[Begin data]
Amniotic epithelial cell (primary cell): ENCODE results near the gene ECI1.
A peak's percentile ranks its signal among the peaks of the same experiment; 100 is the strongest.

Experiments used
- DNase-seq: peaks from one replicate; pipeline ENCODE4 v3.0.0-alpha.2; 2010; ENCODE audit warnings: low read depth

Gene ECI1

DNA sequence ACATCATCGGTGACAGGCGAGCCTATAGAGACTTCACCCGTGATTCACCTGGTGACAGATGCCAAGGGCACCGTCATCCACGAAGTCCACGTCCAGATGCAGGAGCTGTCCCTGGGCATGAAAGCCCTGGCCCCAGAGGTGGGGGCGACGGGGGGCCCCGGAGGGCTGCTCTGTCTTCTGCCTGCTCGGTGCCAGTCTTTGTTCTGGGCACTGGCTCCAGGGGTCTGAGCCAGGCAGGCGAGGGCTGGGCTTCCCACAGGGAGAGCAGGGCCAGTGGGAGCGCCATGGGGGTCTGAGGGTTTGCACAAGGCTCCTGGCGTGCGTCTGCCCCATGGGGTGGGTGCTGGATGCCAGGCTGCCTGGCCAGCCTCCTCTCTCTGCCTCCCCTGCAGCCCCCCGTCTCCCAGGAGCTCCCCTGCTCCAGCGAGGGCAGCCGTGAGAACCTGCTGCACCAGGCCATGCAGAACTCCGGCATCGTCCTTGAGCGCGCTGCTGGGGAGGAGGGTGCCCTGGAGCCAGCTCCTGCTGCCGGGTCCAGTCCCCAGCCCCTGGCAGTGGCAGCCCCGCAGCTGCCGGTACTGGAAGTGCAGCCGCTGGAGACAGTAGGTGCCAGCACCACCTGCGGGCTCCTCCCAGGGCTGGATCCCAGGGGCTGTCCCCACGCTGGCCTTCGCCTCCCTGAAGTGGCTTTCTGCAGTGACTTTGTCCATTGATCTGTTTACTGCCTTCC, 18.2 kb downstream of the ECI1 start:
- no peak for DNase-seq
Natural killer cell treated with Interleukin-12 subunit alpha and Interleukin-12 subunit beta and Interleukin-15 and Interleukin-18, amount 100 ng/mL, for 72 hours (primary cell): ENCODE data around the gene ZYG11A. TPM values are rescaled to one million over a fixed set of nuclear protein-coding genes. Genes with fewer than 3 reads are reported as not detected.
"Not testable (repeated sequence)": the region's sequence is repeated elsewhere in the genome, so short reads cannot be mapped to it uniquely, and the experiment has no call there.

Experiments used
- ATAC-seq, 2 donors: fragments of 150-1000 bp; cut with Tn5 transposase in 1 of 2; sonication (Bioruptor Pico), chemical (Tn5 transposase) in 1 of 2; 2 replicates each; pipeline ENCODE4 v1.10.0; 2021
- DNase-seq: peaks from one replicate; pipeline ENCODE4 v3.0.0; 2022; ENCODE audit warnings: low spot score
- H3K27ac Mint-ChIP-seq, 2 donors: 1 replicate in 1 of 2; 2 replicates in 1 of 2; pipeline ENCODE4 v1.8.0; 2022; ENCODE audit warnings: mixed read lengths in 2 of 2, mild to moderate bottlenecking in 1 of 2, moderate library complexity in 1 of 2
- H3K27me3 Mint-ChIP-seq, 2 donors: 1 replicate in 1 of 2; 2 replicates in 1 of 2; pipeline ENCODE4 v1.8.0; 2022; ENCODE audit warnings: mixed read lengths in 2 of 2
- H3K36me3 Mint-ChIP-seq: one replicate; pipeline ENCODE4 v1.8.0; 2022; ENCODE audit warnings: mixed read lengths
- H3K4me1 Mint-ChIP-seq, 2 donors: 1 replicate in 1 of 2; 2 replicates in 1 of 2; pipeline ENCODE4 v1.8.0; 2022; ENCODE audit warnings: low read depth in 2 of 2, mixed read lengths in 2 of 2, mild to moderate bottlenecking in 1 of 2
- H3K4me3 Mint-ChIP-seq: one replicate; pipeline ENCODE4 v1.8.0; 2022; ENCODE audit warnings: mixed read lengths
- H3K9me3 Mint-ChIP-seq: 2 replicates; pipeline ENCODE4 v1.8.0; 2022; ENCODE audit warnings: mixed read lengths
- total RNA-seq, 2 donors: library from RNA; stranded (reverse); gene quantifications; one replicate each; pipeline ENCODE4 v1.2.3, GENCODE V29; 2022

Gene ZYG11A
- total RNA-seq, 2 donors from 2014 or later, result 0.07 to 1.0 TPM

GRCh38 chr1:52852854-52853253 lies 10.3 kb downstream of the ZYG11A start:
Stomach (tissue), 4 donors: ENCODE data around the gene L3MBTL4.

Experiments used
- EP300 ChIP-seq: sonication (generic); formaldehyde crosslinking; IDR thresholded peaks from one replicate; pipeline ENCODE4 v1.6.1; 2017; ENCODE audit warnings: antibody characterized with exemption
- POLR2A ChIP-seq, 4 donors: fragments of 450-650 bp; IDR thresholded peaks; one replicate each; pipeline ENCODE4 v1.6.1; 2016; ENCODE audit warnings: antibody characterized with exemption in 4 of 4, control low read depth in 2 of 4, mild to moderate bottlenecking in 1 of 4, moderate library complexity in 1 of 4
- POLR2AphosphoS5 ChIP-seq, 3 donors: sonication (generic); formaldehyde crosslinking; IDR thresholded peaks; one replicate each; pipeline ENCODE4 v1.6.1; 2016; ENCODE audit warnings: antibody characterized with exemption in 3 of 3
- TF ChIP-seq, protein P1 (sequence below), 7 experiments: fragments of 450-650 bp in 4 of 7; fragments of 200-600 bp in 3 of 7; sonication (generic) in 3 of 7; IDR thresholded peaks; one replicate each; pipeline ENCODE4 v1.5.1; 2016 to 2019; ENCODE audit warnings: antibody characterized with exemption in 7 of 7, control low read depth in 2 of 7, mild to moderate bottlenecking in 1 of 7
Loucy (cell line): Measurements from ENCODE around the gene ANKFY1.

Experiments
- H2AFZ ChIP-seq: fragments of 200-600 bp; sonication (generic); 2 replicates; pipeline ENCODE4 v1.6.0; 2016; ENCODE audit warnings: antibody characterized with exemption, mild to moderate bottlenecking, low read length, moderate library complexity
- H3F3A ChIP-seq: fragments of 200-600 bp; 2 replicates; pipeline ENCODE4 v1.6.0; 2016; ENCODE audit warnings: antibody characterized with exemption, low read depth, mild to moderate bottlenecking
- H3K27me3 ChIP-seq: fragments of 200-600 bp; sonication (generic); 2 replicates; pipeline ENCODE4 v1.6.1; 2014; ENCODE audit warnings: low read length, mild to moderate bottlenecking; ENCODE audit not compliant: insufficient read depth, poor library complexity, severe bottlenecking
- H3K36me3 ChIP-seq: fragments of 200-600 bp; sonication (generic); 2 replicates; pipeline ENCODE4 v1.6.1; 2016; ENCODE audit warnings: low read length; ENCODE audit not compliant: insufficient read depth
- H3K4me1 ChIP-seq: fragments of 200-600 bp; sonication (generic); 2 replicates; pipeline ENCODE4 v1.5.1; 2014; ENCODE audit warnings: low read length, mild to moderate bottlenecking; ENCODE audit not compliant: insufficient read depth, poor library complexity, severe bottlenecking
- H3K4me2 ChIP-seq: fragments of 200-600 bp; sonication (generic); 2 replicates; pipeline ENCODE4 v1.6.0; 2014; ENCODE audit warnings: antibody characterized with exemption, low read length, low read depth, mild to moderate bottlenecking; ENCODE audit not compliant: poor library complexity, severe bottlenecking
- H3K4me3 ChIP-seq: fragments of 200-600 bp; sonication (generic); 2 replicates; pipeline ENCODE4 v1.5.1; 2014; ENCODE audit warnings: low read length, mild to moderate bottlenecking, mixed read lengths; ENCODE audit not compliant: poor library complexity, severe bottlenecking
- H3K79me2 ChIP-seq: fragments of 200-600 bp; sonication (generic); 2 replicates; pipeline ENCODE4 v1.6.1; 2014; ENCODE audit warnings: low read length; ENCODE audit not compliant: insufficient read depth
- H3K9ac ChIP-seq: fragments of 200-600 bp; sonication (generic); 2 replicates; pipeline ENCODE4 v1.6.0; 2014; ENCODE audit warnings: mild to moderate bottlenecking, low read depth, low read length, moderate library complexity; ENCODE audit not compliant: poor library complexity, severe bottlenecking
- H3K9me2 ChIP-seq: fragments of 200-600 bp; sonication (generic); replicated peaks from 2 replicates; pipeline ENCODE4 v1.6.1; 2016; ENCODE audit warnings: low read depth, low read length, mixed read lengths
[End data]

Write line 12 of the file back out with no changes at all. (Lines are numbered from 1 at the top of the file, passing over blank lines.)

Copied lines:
- DNase-seq: peaks from one replicate; pipeline ENCODE4 v3.0.0; 2022; ENCODE audit warnings: low spot score